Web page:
Receptor-activator of NF-κB ligand (TNFSF11, also known as RANKL, OPGL, TRANCE and ODF) and its tumour necrosis factor (TNF)-family receptor RANK are essential regulators of bone remodelling, lymph node organogenesis and formation of a lactating mammary gland1,2,3,4. RANKL and RANK are also expressed in the central nervous system5,6. However, the functional relevance of RANKL/RANK in the brain was entirely unknown. Here we report that RANKL and RANK have an essential role in the brain. In both mice and rats, central RANKL injections trigger severe fever. Using tissue-specific Nestin-Cre and GFAP-Cre rankfloxed deleter mice, the function of RANK in the fever response was genetically mapped to astrocytes. Importantly, Nestin-Cre and GFAP-Cre rankfloxed deleter mice are resistant to lipopolysaccharide-induced fever as well as fever in response to the key inflammatory cytokines IL-1β and TNFα. Mechanistically, RANKL activates brain regions involved in thermoregulation and induces fever via the COX2-PGE2/EP3R pathway. Moreover, female Nestin-Cre and GFAP-Cre rankfloxed mice exhibit increased basal body temperatures, suggesting that RANKL and RANK control thermoregulation during normal female physiology. We also show that two children with RANK mutations exhibit impaired fever during pneumonia. These data identify an entirely novel and unexpected function for the key osteoclast differentiation factors RANKL/RANK in female thermoregulation and the central fever response in inflammation.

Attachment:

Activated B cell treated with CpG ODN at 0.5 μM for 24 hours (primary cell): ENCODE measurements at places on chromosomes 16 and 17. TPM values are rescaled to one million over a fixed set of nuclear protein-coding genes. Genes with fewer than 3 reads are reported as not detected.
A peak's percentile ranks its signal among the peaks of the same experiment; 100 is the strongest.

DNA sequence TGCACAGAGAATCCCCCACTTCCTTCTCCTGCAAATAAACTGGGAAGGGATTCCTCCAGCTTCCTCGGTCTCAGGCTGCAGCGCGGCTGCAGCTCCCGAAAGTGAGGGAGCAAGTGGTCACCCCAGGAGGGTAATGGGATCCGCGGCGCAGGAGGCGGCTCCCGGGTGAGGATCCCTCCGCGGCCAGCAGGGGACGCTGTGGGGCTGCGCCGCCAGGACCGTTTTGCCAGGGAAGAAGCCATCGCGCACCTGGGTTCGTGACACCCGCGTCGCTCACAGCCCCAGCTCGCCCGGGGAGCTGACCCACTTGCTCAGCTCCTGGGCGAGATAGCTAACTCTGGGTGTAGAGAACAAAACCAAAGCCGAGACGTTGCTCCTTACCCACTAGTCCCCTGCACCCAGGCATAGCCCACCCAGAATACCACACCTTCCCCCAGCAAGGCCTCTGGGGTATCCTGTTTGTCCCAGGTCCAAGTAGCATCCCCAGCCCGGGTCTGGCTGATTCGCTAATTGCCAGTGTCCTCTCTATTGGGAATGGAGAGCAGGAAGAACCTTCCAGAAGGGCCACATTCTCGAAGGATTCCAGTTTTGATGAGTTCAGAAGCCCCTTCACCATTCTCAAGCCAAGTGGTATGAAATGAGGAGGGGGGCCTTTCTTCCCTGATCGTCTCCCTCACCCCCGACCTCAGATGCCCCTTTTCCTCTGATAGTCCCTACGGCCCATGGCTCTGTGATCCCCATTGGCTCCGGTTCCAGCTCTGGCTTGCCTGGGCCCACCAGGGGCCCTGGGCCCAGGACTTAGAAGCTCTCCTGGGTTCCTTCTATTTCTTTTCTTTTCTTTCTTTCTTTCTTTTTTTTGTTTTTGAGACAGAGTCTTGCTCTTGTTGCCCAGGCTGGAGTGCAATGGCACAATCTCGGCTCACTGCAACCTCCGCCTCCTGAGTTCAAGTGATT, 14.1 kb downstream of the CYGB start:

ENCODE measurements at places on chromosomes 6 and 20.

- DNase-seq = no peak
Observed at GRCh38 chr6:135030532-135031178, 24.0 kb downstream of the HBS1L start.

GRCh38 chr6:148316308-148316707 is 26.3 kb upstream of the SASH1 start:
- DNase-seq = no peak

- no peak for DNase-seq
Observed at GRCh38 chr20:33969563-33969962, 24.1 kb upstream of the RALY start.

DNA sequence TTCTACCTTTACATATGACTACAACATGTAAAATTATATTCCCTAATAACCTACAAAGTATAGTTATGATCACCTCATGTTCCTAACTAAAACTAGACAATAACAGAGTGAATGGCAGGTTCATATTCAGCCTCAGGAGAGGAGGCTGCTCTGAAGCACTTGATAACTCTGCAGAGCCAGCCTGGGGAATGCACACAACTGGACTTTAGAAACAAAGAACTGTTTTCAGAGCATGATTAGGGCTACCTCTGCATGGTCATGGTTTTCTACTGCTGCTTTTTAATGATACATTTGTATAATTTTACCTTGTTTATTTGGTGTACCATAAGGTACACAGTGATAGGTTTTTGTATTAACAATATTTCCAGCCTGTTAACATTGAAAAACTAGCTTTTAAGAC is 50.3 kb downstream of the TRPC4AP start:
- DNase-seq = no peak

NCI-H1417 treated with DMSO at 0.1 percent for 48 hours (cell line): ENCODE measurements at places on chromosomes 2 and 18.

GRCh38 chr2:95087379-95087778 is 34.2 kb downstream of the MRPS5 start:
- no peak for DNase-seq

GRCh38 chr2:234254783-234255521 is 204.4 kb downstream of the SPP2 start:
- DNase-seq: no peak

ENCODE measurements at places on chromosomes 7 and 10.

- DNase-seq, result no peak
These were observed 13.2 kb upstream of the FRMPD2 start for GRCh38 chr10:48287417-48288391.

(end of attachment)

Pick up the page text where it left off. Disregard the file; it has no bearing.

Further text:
Subscribe to Journal
Get full journal access for 1 year
only $3.90 per issue
All prices are NET prices.
VAT will be added later in the checkout.
Rent or Buy article
Get time limited or full article access on ReadCube.
All prices are NET prices.
Leibbrandt, A. & Penninger, J. M. RANK/RANKL: regulators of immune responses and bone physiology. Ann. NY Acad. Sci. 1143, 123–150 (2008)
Kong, Y. Y. et al. OPGL is a key regulator of osteoclastogenesis, lymphocyte development and lymph-node organogenesis. Nature 397, 315–323 (1999)
Cummings, S. R. et al. Denosumab for prevention of fractures in postmenopausal women with osteoporosis. N. Engl. J. Med. 361, 756–765 (2009)
Smith, M. R. et al. Denosumab in men receiving androgen-deprivation therapy for prostate cancer. N. Engl. J. Med. 361, 745–755 (2009)
Kartsogiannis, V. et al. Localization of RANKL (receptor activator of NFκ B ligand) mRNA and protein in skeletal and extraskeletal tissues. Bone 25, 525–534 (1999)